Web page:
"Familiar risks" are more easily accepted than "new and unfamiliar risks"
There is also a psychological bias that makes individuals routinely accept "familiar risks" which (1) appear to be within their control and that (2) kill individuals rather than groups of people (for example, driving a car, taking a shower, or stepping on a ladder) (see also Douglas & Wildavsky, 1982). Since individuals consider themselves as being relatively careful and strong, they believe that they are not in particular danger, or that they are in control over these risks (which usually is not the case). On the other hand, individuals "overrate the new and unfamiliar risks" with a potential to kill many people, including, as mentioned previously, terrorists, plane crashes, and nuclear reactor accidents (see Diamond, 2012, pp. 317-318).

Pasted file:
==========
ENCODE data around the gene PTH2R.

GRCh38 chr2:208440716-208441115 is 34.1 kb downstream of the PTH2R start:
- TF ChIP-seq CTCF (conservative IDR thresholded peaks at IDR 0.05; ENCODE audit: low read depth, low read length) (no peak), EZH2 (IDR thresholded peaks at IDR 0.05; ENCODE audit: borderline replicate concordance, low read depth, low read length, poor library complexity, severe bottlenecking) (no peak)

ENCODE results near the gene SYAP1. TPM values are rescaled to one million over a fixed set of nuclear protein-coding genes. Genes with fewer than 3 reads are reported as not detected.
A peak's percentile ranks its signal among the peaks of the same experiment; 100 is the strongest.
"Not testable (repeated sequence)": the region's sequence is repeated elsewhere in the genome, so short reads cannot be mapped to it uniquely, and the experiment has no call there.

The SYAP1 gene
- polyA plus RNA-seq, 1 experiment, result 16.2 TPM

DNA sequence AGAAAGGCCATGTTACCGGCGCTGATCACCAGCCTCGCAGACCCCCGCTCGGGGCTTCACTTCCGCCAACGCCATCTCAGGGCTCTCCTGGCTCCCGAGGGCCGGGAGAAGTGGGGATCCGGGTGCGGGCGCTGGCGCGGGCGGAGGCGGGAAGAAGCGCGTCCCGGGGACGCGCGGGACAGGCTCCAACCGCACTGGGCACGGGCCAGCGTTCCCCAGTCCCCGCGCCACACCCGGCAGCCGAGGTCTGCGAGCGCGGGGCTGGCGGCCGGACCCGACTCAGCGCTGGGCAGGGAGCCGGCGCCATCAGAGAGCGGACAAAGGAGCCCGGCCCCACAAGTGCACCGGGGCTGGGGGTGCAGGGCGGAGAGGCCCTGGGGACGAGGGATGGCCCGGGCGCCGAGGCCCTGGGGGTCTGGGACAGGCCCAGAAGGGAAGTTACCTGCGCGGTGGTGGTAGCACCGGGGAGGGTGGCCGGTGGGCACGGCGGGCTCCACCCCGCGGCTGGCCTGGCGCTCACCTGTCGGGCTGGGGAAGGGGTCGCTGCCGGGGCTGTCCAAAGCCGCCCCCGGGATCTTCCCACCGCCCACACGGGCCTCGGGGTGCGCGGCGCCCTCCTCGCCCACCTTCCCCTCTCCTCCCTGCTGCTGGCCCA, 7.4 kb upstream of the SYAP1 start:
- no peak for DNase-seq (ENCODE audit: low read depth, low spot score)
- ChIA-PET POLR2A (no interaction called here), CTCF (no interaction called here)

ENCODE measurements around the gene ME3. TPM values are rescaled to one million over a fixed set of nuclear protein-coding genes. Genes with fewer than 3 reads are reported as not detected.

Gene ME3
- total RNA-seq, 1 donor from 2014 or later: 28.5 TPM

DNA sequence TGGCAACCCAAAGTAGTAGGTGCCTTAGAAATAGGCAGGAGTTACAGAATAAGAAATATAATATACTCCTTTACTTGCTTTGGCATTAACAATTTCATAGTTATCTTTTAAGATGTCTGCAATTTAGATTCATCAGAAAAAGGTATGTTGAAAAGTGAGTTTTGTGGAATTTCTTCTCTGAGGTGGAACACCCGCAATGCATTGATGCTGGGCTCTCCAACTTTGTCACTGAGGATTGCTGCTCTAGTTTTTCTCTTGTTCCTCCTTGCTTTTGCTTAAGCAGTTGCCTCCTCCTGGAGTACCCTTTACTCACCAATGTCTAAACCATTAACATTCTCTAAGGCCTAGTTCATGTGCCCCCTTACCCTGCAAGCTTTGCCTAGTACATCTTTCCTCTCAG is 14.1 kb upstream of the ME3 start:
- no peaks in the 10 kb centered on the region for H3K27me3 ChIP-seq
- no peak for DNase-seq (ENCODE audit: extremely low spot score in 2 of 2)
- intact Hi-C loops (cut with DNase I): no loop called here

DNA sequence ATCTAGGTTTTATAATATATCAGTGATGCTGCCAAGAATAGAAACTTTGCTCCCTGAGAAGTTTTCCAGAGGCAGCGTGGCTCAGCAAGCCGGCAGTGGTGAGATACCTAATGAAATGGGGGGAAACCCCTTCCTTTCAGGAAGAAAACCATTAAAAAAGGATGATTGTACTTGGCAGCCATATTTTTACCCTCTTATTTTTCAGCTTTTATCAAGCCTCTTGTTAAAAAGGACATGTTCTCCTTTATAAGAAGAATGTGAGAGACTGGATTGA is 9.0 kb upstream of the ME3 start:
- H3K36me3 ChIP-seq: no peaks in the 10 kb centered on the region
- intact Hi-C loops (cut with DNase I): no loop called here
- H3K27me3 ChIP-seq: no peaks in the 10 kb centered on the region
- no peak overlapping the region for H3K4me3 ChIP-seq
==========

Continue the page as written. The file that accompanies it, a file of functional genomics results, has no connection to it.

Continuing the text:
Note: See source document for full reference.
Cultural Factors: Worldviews
Disaster Phases: Prevention
Types of Actors Concerned: Non-active citizens